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Entries in James Giffen (35)

Monday
Sep222014

A plea to Mr. Holder: Help corruption’s victims

U.S. Attorney General Eric Holder (Image courtesy of the DOJ)The movement to use anticorruption enforcement proceeds for the benefit of corruption's true victims is gaining ever more momentum.

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Thursday
Mar202014

It's Simple: The Nigerian Money is the Nigerians’ Money

Friends of the FCPA Blog -- Sandy Sierck and Nick Diamond, who represent the Socio-Economic Rights and Accountability Project in Nigeria -- have another good idea. For years, SERAP has been petitioning the DOJ and SEC to return enforcement revenues to the real victims of overseas corruption: the citizens of the corrupt governments. Their latest proposal is a slam dunk.

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Monday
Jun102013

Wal-Mart’s Victims, Part XIV: We Did It Before, We Can Do It Again

I suggested in the last post that using the proceeds of an FCPA enforcement action to directly compensate overseas victims had been done before.  And it really worked. Or I should say, it is still working, to this day.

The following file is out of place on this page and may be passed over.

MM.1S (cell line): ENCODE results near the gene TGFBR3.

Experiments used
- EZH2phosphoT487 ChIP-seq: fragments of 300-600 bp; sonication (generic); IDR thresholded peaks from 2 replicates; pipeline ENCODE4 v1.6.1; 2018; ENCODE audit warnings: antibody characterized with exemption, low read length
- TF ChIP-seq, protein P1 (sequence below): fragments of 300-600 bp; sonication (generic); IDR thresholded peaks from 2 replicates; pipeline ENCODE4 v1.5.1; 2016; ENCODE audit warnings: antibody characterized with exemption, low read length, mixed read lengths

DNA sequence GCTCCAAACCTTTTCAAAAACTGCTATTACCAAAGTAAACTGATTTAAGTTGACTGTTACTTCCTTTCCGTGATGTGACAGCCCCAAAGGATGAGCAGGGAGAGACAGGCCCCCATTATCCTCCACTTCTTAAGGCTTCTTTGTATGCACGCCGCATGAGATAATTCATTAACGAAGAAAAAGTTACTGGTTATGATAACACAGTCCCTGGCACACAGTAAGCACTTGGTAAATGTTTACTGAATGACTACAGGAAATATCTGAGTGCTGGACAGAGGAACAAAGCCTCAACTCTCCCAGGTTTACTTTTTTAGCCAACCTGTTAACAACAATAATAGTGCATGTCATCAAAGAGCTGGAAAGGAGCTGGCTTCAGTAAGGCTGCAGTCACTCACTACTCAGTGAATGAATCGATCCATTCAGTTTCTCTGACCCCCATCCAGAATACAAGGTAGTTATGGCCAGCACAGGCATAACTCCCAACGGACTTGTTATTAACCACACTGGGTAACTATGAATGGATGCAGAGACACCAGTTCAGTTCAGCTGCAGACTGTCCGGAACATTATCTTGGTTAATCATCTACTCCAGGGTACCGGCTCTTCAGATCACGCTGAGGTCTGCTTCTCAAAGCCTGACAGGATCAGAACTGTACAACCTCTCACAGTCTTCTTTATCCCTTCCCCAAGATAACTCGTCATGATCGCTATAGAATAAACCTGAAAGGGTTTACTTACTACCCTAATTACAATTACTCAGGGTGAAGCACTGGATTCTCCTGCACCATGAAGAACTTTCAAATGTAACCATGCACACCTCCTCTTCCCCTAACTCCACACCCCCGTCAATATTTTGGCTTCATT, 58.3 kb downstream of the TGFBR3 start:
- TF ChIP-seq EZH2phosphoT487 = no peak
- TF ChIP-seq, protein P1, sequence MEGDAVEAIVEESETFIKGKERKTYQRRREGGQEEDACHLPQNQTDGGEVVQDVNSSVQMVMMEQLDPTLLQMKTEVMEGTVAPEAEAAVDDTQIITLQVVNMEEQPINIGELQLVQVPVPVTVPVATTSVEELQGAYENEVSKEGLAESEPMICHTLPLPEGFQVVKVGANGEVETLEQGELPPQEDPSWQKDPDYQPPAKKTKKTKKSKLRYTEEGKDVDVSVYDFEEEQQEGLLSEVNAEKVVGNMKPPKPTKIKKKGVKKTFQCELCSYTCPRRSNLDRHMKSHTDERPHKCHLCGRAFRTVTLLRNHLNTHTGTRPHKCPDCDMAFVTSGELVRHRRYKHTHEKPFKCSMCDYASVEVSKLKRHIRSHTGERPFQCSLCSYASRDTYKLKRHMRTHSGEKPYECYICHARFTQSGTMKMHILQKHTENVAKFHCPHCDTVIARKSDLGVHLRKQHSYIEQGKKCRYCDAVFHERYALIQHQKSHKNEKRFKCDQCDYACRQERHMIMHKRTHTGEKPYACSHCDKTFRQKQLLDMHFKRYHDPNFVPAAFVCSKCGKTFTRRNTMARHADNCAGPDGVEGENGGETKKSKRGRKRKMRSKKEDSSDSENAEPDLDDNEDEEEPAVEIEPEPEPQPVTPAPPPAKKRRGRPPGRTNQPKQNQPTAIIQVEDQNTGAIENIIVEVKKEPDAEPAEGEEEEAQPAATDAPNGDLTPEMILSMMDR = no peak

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Wednesday
May302012

A Reply To The New Republic

An article in The New Republic by Steve LeVine about the Wal-Mart bribery scandal stood out, but for the wrong reasons. It was thinly sourced and logically weak . . . .

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Friday
May042012

To Mexico, from Nigeria, via Kazakhstan: On the Trail of a Great Idea (Part 2)

Last post, I discussed the proposal from Nigeria’s Social-Economic Rights and Accountability Project to establish a mechanism for using the proceeds of FCPA settlements to help bribery victims.

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Wednesday
Aug312011

Handling Naaman's Secret Evidence

As we mentioned a few weeks ago, Ousama Naaman's sentencing is on hold while he and the government review new evidence that may be classified.

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Tuesday
Jul192011

Worst FCPA Prosecutions Ever

We have enormous respect for those who serve the public, including the prosecutors at the DOJ. Without them, the 'rule of law' would just be pretty words.

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Thursday
May122011

FCPA Defendants Face The Verdict Of History

Should anyone be surprised by the guilty verdicts handed down Tuesday in the Lindsey case? Not at all. History, and the odds, are always against FCPA defendants.

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Tuesday
Nov302010

Wikileaks, SEC Whistleblowers, and Giffen

A reader stitches together enforcement topics in new ways.

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Monday
Nov292010

Doing Better For The World

Professor Andy Spalding: The Giffen prosecution shows why FCPA enforcement is a foreign policy debacle.

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Monday
Nov222010

No Punishment For 'Hero' Giffen